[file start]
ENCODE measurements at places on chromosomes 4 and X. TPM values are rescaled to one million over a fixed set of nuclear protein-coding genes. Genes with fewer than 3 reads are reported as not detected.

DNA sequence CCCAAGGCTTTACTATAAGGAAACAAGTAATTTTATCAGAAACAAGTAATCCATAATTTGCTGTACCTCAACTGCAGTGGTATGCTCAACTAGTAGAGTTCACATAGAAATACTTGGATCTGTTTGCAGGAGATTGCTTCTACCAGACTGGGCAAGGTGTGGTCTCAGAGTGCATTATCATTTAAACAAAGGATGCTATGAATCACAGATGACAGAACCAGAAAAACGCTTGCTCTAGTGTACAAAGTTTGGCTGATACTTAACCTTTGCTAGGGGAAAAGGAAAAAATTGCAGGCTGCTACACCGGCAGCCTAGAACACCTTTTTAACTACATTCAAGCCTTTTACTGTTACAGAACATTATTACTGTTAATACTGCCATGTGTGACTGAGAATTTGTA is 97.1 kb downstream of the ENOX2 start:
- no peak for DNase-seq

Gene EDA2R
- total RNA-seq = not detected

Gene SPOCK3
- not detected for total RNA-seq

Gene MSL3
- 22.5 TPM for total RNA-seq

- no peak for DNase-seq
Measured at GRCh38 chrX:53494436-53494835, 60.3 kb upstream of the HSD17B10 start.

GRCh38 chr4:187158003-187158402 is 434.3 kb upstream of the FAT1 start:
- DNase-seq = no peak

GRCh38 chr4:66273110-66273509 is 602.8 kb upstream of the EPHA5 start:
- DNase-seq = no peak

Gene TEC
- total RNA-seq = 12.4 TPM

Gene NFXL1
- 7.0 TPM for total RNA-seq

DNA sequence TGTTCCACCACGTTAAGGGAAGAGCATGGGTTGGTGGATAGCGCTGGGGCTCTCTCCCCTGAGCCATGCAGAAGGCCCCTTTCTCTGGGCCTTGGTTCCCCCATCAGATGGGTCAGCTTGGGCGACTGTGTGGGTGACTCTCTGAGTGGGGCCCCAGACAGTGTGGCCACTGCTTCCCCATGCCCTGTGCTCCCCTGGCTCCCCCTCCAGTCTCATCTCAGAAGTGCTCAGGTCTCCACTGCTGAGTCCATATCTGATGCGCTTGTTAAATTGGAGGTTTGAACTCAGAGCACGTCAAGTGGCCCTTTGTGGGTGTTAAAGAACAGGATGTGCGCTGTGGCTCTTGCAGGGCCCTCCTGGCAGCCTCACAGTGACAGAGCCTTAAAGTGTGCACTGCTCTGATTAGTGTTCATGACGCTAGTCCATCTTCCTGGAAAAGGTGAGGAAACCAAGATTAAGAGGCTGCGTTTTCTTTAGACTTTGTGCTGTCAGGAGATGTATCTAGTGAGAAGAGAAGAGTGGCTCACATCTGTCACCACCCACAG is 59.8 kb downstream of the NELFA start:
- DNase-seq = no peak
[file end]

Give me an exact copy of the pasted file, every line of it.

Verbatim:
ENCODE measurements at places on chromosomes 4 and X. TPM values are rescaled to one million over a fixed set of nuclear protein-coding genes. Genes with fewer than 3 reads are reported as not detected.

DNA sequence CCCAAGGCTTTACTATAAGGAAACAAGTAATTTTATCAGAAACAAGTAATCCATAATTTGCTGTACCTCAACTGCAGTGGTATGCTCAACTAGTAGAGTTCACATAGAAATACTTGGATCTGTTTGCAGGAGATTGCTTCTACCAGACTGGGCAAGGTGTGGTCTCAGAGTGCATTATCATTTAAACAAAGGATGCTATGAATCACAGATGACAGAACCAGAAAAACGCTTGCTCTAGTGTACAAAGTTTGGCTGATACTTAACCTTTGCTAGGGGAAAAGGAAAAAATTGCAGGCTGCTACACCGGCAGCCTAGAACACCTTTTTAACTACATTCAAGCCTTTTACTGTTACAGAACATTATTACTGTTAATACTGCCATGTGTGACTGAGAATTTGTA is 97.1 kb downstream of the ENOX2 start:
- no peak for DNase-seq

Gene EDA2R
- total RNA-seq = not detected

Gene SPOCK3
- not detected for total RNA-seq

Gene MSL3
- 22.5 TPM for total RNA-seq

- no peak for DNase-seq
Measured at GRCh38 chrX:53494436-53494835, 60.3 kb upstream of the HSD17B10 start.

GRCh38 chr4:187158003-187158402 is 434.3 kb upstream of the FAT1 start:
- DNase-seq = no peak

GRCh38 chr4:66273110-66273509 is 602.8 kb upstream of the EPHA5 start:
- DNase-seq = no peak

Gene TEC
- total RNA-seq = 12.4 TPM

Gene NFXL1
- 7.0 TPM for total RNA-seq

DNA sequence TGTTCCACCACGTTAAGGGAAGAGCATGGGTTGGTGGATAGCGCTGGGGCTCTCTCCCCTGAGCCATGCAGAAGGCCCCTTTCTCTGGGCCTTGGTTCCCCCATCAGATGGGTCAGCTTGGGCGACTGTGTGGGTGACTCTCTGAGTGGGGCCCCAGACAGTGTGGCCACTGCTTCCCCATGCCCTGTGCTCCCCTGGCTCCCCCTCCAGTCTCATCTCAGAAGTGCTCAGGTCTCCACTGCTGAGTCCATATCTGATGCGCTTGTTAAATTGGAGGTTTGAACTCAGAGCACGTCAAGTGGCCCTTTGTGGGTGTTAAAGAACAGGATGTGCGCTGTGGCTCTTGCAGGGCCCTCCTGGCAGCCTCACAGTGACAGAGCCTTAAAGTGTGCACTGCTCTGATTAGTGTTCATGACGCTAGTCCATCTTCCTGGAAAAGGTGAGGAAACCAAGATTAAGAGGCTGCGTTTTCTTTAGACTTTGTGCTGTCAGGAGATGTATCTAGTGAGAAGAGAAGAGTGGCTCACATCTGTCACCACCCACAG is 59.8 kb downstream of the NELFA start:
- DNase-seq = no peak